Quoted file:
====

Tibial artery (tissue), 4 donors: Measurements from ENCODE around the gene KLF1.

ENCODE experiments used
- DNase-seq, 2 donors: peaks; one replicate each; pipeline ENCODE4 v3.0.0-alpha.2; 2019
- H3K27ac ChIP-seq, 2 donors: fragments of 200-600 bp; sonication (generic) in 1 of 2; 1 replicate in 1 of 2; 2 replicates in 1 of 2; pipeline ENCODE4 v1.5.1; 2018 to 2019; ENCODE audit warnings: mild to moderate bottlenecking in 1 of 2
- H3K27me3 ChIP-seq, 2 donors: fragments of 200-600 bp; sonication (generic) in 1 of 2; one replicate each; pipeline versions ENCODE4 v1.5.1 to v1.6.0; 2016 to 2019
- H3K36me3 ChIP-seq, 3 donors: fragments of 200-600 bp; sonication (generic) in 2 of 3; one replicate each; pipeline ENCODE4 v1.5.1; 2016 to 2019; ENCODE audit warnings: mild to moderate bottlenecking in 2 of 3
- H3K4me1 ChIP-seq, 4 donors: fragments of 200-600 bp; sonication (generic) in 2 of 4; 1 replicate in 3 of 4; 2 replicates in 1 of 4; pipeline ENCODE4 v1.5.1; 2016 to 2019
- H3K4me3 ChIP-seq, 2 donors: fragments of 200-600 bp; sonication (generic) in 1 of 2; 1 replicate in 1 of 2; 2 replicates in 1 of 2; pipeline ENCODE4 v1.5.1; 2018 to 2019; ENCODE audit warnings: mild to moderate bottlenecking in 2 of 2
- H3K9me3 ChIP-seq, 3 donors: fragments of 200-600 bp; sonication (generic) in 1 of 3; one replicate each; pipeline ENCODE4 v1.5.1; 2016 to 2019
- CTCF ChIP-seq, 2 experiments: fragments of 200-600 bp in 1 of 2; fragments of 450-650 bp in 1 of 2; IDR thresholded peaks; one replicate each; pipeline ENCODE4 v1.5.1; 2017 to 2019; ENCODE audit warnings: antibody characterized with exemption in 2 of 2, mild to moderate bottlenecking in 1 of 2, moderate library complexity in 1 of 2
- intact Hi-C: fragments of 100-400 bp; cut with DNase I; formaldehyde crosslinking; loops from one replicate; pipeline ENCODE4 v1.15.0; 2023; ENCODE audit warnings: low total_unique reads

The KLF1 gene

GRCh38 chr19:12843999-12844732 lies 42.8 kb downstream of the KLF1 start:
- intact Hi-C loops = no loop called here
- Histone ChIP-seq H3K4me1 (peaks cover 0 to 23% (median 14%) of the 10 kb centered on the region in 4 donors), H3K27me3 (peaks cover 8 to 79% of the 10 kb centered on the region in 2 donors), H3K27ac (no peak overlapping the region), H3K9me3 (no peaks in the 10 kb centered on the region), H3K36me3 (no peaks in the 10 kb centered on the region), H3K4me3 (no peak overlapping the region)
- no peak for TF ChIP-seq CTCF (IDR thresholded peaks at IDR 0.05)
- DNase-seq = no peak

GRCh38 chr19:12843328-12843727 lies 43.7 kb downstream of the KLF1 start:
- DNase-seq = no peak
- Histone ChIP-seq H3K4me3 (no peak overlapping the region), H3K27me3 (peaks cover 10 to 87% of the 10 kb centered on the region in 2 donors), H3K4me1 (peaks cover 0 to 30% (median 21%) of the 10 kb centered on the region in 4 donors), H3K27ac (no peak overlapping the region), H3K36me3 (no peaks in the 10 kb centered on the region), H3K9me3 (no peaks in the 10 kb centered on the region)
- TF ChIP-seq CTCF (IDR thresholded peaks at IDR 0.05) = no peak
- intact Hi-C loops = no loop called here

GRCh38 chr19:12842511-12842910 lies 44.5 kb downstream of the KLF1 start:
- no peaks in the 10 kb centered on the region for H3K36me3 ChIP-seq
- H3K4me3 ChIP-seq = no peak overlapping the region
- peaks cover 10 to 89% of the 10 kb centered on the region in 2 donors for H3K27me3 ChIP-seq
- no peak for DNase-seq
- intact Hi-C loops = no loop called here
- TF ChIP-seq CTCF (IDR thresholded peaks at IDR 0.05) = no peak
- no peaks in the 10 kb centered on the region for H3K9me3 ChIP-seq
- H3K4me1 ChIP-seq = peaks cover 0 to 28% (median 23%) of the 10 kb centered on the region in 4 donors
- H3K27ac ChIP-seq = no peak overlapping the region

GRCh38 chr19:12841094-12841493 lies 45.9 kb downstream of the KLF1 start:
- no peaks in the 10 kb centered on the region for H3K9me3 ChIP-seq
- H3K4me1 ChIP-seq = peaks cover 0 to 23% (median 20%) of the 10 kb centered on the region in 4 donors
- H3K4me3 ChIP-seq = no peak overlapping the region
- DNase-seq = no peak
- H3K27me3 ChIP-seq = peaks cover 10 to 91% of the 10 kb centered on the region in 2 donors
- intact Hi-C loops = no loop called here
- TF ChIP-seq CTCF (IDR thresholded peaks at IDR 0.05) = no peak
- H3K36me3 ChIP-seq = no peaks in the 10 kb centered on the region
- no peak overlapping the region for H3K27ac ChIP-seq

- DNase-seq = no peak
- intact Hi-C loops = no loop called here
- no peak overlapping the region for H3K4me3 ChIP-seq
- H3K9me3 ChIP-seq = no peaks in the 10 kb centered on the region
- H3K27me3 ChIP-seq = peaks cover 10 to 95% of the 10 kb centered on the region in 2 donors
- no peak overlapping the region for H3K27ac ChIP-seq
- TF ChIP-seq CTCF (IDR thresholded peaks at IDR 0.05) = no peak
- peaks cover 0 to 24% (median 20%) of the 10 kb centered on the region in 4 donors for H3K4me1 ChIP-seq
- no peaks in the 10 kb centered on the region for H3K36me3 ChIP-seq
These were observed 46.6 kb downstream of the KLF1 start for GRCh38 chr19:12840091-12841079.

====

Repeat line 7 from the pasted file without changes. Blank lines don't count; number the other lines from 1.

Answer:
- H3K4me1 ChIP-seq, 4 donors: fragments of 200-600 bp; sonication (generic) in 2 of 4; 1 replicate in 3 of 4; 2 replicates in 1 of 4; pipeline ENCODE4 v1.5.1; 2016 to 2019